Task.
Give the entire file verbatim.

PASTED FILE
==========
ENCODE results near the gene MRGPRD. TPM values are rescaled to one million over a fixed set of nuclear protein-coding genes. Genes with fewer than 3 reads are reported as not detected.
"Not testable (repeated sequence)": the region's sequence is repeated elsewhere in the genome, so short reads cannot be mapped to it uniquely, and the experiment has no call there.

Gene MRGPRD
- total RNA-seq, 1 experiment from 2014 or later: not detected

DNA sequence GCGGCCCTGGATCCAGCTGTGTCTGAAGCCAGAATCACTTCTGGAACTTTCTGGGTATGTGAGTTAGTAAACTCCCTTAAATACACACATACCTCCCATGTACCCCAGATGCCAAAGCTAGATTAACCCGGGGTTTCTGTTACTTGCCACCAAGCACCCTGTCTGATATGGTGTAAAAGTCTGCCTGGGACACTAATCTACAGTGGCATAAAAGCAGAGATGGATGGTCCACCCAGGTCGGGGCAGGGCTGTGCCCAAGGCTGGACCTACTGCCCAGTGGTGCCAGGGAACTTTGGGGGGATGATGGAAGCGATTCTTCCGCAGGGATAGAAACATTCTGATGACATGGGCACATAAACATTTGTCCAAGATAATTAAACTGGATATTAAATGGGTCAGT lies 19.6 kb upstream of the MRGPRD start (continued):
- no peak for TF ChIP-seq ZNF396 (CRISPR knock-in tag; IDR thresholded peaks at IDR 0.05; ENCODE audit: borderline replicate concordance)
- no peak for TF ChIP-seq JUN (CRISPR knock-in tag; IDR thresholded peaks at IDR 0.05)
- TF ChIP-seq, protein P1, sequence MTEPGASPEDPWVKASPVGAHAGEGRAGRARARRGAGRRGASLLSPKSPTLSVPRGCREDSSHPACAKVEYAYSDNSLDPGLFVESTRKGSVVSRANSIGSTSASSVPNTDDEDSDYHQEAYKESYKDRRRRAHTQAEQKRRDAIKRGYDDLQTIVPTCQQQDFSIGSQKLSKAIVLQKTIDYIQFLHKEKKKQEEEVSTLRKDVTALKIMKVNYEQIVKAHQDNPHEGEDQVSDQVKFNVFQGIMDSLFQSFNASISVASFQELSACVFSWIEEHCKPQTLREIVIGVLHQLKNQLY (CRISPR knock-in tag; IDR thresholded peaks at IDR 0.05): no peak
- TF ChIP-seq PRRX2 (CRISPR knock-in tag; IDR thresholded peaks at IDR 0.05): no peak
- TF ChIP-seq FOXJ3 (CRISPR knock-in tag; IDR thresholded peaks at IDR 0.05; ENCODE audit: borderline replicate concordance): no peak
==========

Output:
ENCODE results near the gene MRGPRD. TPM values are rescaled to one million over a fixed set of nuclear protein-coding genes. Genes with fewer than 3 reads are reported as not detected.
"Not testable (repeated sequence)": the region's sequence is repeated elsewhere in the genome, so short reads cannot be mapped to it uniquely, and the experiment has no call there.

Gene MRGPRD
- total RNA-seq, 1 experiment from 2014 or later: not detected

DNA sequence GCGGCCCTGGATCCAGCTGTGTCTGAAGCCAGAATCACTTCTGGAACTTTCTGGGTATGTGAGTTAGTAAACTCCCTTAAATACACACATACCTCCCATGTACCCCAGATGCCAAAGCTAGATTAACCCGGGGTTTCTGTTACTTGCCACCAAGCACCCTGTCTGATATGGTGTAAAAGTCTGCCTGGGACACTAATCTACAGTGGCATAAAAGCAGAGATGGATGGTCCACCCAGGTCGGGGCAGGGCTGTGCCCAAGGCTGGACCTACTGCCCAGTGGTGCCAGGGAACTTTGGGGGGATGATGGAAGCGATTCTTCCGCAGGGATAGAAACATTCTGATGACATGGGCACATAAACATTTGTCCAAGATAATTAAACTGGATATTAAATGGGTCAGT lies 19.6 kb upstream of the MRGPRD start (continued):
- no peak for TF ChIP-seq ZNF396 (CRISPR knock-in tag; IDR thresholded peaks at IDR 0.05; ENCODE audit: borderline replicate concordance)
- no peak for TF ChIP-seq JUN (CRISPR knock-in tag; IDR thresholded peaks at IDR 0.05)
- TF ChIP-seq, protein P1, sequence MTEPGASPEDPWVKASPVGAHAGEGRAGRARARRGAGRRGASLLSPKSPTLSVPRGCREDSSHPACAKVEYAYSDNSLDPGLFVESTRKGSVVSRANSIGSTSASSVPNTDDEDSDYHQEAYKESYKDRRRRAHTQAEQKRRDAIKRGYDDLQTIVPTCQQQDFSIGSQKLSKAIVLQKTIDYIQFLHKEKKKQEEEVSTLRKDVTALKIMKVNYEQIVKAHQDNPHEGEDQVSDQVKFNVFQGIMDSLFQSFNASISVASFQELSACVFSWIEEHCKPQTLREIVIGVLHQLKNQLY (CRISPR knock-in tag; IDR thresholded peaks at IDR 0.05): no peak
- TF ChIP-seq PRRX2 (CRISPR knock-in tag; IDR thresholded peaks at IDR 0.05): no peak
- TF ChIP-seq FOXJ3 (CRISPR knock-in tag; IDR thresholded peaks at IDR 0.05; ENCODE audit: borderline replicate concordance): no peak